How to Read a Knitting Pattern

Knitting patterns tell you how to knit the pattern and the shape for the garment you want. Many commercially available patterns are written out row by row using shorthand and abbreviations. You will soon get to know how to read these. The alternative, which is often used in knitting magazines to save space, is to use charts to pictorially represent the pattern stitches. In my opinion charts are more useful to the experienced knitter who is able to translate the images into actual knitting.

Row by row patterns use abbreviations and the common ones you will come across are k – knit, p – purl, k2tog – knit 2 together. Where the pattern calls for special stitch patterns such as C6B these will be explained in the abbreviation section of the pattern. Be sure to read these carefully through as there is no single standard for abbreviations.

Tip: Look through the pattern before you begin and check you understand what you are going to be doing.

Common shorthand phrases in knitting patterns

Cont as set

Continue to work as previously stated. This would be used where you had knitted several rows of pattern and have reached the pattern repeat. Rather than rewrite the instructions over and over, the phrase cont as set tells you to continue in pattern as set.

For example: Row1 k Row2 p.Cont in st. st. as set.

This means knit the first row, purl the second row then continue knitting in stocking stitch (stockinette) as set.

Keeping patt correct

Continue working the stitch pattern correctly over the correct number of stitches while doing something else that may interfere with the pattern, usually shaping. For example, if you are knitting an Aran pattern with a moss stitch (seed stitch) at the edges, when you decrease for the armholes the moss stitch pattern section will be shortened but you must continue to keep the pattern correct as you move across and into the cable design section.

At the same time

This is where you will need to do two things at the same time so keep your wits about you. An example would be decreasing on a cardigan front at the neck edge and the armhole edge at the same time.

Work straight until

Continue to knit the work without any decreasing or increasing. Usually this is until a particular length is reached.

Work as given for

With garments the front and back are often very similar so to avoid rewriting all the instructions the pattern will state ‘work as given for back until’ and then there is usually a mark made of asterisks (***) or it may be ‘work as given for back until’ a particular length is reached.

Reverse all shaping

The left hand side and the right hand side of a garment are usually mirror images of each other. In the pattern the shaping for the first side will have been written out in full and the other side must be worked to be a mirror image of it. For example, the two fronts of a cardigan will be mirror images of each other.

Repeat from * to *

This is where a small number of stitches have been described setting a pattern. That set (between to *s) should be repeated right across the row. e.g. *k2,p5,k3,p2* repeat from * to *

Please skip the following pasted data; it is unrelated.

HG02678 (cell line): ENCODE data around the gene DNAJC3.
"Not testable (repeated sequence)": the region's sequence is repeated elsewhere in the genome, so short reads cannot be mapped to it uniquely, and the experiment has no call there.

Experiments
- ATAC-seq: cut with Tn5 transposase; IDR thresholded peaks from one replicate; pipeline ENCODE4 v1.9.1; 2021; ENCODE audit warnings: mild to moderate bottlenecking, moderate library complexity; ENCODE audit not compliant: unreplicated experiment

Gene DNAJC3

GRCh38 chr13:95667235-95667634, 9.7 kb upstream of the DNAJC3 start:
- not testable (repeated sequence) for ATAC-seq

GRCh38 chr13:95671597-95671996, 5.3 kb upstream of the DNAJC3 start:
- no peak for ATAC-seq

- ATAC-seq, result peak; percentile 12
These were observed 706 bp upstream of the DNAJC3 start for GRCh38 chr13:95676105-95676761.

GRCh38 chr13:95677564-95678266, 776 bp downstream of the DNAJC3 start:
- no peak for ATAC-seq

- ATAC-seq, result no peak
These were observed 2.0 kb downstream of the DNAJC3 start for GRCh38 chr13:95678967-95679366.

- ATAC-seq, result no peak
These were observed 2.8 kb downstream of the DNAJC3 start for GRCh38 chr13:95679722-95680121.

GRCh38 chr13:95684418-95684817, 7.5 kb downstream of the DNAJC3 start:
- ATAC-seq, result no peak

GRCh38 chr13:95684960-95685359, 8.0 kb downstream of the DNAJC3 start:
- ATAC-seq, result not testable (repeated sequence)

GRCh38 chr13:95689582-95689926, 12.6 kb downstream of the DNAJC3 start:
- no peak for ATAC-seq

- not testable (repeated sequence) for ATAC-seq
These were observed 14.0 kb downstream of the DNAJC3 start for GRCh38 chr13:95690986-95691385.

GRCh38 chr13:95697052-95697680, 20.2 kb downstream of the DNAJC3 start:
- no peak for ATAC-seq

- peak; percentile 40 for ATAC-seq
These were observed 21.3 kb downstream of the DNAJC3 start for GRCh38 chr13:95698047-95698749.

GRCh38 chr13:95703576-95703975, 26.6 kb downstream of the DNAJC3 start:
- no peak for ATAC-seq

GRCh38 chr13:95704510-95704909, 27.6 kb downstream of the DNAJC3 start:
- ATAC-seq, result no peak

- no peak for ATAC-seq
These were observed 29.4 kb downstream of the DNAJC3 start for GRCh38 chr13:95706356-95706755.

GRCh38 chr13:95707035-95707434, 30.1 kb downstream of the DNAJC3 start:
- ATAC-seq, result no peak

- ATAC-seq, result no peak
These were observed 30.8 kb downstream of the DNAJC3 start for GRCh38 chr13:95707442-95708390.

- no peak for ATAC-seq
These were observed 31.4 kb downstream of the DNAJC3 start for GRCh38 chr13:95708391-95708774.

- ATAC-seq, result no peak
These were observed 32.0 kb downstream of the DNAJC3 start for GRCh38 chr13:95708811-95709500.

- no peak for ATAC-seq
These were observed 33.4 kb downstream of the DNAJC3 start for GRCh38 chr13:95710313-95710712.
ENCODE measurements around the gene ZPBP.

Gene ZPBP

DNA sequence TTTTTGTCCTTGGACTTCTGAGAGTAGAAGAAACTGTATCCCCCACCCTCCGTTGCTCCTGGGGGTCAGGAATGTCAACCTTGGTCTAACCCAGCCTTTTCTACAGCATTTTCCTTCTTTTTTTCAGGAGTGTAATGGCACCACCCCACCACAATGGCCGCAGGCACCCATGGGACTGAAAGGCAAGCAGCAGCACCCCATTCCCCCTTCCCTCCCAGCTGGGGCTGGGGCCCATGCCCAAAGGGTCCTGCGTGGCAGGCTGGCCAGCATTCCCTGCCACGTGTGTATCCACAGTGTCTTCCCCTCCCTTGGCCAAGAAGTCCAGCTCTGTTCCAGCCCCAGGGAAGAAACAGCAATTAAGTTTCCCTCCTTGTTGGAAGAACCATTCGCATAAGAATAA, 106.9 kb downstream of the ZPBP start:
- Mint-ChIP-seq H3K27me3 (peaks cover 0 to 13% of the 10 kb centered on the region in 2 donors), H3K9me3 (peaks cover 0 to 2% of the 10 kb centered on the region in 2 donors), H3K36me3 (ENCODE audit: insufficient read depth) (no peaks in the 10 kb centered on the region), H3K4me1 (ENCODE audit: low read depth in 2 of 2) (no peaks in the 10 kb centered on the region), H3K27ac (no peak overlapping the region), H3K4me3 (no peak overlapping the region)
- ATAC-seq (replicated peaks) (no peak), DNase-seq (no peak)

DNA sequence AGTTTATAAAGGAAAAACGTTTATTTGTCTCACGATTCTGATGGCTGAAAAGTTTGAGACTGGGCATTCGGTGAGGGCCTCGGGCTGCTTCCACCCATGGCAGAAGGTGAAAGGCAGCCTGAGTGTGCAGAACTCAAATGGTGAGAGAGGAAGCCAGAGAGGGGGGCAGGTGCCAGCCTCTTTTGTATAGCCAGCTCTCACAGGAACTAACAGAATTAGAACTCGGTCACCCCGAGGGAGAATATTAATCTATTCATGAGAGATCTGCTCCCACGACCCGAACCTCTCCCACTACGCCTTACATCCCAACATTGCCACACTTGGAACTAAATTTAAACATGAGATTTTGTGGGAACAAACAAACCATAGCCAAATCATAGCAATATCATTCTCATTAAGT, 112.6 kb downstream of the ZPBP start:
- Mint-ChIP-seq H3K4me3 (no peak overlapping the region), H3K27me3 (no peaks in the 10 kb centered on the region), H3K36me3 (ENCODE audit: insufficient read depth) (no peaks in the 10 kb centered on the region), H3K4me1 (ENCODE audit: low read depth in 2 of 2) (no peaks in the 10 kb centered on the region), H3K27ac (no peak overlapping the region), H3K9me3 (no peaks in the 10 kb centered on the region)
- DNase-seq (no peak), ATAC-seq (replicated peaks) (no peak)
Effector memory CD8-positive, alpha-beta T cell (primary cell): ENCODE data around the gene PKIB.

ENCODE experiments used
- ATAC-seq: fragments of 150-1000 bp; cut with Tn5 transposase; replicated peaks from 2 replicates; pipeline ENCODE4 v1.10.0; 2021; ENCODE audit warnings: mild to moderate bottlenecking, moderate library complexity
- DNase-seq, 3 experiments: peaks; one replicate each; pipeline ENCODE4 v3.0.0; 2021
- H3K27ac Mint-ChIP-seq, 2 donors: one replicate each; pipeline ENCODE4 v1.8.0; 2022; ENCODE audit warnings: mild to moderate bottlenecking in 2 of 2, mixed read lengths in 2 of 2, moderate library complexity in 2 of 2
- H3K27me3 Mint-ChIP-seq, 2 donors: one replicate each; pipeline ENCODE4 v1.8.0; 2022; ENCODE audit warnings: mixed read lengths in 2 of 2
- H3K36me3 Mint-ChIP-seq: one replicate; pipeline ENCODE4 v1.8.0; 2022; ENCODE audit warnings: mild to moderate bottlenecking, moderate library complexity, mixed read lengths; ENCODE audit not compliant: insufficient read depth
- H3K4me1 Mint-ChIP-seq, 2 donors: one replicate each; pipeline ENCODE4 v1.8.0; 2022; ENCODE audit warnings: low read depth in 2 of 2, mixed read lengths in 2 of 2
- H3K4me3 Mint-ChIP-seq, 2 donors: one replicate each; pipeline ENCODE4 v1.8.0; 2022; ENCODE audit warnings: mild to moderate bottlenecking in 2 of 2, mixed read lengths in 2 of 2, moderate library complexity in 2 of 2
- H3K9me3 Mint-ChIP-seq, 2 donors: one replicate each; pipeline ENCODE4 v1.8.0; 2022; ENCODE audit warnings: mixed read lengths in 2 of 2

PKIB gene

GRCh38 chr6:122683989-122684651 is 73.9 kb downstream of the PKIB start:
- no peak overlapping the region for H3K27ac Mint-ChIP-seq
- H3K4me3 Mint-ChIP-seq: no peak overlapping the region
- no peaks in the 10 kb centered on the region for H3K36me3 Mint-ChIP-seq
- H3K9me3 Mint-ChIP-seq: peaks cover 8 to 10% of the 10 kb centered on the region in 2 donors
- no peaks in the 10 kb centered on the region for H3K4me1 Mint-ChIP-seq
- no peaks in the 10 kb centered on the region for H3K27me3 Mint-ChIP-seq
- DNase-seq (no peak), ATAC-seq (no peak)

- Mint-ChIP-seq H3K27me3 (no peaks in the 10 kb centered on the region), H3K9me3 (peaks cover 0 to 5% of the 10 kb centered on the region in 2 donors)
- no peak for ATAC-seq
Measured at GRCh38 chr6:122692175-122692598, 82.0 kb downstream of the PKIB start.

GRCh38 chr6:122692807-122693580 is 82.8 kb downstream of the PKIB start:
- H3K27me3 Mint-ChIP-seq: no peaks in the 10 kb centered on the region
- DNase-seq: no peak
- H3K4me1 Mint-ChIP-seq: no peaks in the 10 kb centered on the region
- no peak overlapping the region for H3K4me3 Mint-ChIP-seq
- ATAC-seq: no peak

Knitting patterns usually accommodate several different sizes. The instructions are presented in brackets with the smallest size outside of the brackets and the larger sizes inside.

For example: 32[34:36:38]. Usually the brackets are square brackets and the numbers are separated by colons but I have seen patterns with round brackets and the numbers separated by commas: 32(34, 36, 38).

Once you have decided which size you are knitting you will always find your instructions in the same position within the brackets. That is the smallest size will always be outside the brackets, the second size will always be the first inside the brackets and so on.

Examples of instructions:

Reading a stitch chart

A stitch chart will tell you how to create a particular pattern. This is done through a series of symbols. Imagine you are looking at the front of the piece of work, each symbol on the chart represents the stitch as it appears on the knitting. Each square represents one stitch on your needles.

The chart is then read from the bottom right hand corner. Right side rows are read from right to left and wrong side rows from left to right. And the symbols for knits and purls are reversed between right and wrong side rows. A dot or dash in a square indicates a purl on the right side and a knit on the wrong side.

A blank square represents a knit on the right side and a purl on the wrong side. Once you are confident with your knitting you will find charts can be very helpful. For example, if you want to create your own design instead of the one detailed in the knitting pattern you could combine different charts for different stitch patterns from one of the excellent stitch collection books that are available.

How to read a knitting chart example
An example for a stitch chart

Key: Squares with a dot: purl on right side, knit on wrong side. Squares without a dot: knit on right side, purl on wrong side

This chart is for a four stitch check textured design.

Four stitches check pattern example
Four stitch check example
How to Read a Knitting Pattern
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